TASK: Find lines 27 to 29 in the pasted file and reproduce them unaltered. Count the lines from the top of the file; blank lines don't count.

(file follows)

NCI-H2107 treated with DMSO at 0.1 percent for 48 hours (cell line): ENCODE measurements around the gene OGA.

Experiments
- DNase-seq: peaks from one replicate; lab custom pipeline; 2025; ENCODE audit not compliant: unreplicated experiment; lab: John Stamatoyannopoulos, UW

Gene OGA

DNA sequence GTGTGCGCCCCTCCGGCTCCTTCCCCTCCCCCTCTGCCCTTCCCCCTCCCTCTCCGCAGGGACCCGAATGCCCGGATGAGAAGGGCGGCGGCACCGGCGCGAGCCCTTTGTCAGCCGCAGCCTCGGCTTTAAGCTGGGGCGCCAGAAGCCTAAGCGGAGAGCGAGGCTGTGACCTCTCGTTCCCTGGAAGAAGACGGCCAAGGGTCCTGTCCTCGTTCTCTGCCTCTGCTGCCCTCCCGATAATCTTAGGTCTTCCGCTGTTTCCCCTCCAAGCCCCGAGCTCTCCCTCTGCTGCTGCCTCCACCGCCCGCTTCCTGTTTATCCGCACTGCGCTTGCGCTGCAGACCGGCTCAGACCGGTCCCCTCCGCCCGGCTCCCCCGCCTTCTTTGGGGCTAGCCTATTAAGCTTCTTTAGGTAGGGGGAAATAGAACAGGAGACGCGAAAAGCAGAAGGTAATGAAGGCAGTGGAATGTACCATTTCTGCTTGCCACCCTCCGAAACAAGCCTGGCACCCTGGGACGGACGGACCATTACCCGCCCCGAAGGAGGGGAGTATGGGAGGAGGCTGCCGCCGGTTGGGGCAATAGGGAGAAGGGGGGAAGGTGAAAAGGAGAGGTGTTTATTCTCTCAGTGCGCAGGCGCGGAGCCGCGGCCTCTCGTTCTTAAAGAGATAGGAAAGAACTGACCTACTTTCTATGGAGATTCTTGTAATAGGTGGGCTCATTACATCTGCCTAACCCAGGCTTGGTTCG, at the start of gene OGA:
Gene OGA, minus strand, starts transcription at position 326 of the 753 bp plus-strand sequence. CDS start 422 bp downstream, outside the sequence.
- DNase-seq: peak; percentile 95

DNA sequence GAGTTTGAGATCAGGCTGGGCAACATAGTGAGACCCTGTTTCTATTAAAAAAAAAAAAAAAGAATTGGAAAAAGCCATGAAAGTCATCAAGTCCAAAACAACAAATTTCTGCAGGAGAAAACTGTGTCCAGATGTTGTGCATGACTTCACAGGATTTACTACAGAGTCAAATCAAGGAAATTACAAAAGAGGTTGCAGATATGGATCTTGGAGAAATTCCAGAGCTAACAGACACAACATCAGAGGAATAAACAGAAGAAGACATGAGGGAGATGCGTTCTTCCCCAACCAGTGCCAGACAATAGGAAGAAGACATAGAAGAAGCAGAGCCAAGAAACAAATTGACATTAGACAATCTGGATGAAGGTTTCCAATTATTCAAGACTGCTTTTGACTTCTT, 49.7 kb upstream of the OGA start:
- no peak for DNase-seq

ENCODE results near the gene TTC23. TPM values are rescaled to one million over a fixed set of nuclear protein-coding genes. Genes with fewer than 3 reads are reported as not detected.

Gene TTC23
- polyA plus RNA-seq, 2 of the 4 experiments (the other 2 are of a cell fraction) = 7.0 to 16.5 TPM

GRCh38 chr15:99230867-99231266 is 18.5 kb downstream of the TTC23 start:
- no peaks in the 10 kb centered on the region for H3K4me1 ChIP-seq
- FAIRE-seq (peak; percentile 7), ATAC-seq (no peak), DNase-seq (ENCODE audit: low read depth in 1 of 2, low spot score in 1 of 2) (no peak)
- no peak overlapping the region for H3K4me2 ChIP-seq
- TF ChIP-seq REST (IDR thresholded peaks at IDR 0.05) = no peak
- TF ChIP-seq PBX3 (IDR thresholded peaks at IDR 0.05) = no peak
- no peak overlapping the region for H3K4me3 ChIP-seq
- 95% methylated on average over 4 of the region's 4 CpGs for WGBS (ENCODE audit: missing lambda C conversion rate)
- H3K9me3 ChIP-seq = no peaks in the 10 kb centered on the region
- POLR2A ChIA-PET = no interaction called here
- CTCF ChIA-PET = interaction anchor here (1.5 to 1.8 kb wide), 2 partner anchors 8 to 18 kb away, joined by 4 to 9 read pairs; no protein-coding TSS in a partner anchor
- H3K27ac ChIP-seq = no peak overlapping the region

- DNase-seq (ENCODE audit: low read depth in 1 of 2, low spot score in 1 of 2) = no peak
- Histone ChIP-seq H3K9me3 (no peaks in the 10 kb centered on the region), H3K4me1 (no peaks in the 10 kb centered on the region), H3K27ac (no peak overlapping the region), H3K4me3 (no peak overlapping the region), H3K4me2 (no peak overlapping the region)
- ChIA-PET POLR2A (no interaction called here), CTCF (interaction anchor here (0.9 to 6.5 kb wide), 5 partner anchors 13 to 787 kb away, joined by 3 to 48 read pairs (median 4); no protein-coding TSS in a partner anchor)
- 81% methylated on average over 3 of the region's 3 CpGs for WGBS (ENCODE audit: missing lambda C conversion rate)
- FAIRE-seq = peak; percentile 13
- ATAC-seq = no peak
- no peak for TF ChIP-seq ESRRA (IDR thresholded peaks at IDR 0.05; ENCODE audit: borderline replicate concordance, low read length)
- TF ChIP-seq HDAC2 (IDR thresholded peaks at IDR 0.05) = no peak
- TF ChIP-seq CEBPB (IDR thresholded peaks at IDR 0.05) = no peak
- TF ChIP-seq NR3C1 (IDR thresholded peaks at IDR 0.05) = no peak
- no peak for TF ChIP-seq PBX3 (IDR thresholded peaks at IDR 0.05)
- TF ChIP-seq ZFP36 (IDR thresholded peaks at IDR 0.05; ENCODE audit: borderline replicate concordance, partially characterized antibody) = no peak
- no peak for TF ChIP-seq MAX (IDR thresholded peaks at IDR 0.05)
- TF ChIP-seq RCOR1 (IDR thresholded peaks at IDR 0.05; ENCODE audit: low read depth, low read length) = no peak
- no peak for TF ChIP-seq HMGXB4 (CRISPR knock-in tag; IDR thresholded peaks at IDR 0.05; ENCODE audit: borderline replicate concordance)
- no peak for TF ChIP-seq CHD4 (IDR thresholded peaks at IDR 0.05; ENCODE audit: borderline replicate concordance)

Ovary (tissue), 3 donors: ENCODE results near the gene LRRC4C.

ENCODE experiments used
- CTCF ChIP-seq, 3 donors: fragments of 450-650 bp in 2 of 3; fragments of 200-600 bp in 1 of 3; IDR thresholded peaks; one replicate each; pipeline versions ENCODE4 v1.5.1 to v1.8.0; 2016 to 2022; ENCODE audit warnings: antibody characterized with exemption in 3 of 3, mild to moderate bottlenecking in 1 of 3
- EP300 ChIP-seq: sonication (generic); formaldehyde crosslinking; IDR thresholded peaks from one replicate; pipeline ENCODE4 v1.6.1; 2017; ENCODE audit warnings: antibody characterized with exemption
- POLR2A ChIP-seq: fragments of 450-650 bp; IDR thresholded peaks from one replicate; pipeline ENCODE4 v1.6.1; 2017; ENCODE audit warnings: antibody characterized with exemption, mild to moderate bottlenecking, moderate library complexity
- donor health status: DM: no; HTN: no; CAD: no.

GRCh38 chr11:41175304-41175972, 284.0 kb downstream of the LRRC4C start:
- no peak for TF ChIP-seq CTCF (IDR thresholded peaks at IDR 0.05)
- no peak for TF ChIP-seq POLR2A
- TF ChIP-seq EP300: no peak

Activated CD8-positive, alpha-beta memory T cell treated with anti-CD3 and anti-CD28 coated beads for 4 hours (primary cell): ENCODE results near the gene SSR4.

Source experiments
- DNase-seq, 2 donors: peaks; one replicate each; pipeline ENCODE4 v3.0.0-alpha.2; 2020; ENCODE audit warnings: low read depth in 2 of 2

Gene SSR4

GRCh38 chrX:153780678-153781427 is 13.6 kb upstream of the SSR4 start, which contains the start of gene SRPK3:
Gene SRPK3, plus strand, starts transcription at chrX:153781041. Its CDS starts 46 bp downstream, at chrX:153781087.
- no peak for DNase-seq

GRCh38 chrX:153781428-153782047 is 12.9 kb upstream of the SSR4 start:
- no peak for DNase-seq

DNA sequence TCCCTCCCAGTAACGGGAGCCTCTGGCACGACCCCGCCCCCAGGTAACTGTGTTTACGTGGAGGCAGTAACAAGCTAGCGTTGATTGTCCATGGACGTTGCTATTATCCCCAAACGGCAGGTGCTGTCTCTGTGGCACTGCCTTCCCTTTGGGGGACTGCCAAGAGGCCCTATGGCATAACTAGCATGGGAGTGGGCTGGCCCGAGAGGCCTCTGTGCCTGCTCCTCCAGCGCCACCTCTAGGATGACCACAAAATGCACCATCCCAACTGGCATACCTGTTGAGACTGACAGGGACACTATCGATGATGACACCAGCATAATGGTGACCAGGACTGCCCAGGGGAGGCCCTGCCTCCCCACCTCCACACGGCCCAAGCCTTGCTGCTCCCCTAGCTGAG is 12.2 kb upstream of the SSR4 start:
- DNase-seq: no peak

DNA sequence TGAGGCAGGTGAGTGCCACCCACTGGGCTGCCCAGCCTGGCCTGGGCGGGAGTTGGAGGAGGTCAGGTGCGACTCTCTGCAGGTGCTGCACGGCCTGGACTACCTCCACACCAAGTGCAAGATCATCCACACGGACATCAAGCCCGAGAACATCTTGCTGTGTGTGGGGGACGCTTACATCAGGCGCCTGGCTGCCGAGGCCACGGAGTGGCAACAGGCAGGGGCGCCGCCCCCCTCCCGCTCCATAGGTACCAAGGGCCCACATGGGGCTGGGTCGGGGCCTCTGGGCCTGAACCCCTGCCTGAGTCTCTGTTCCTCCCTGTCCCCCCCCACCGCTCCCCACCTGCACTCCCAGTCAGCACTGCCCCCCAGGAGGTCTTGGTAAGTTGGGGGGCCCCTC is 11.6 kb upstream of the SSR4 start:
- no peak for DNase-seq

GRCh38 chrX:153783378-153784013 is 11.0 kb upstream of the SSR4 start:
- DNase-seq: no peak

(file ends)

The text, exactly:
- ChIA-PET POLR2A (no interaction called here), CTCF (interaction anchor here (0.9 to 6.5 kb wide), 5 partner anchors 13 to 787 kb away, joined by 3 to 48 read pairs (median 4); no protein-coding TSS in a partner anchor)
- 81% methylated on average over 3 of the region's 3 CpGs for WGBS (ENCODE audit: missing lambda C conversion rate)
- FAIRE-seq = peak; percentile 13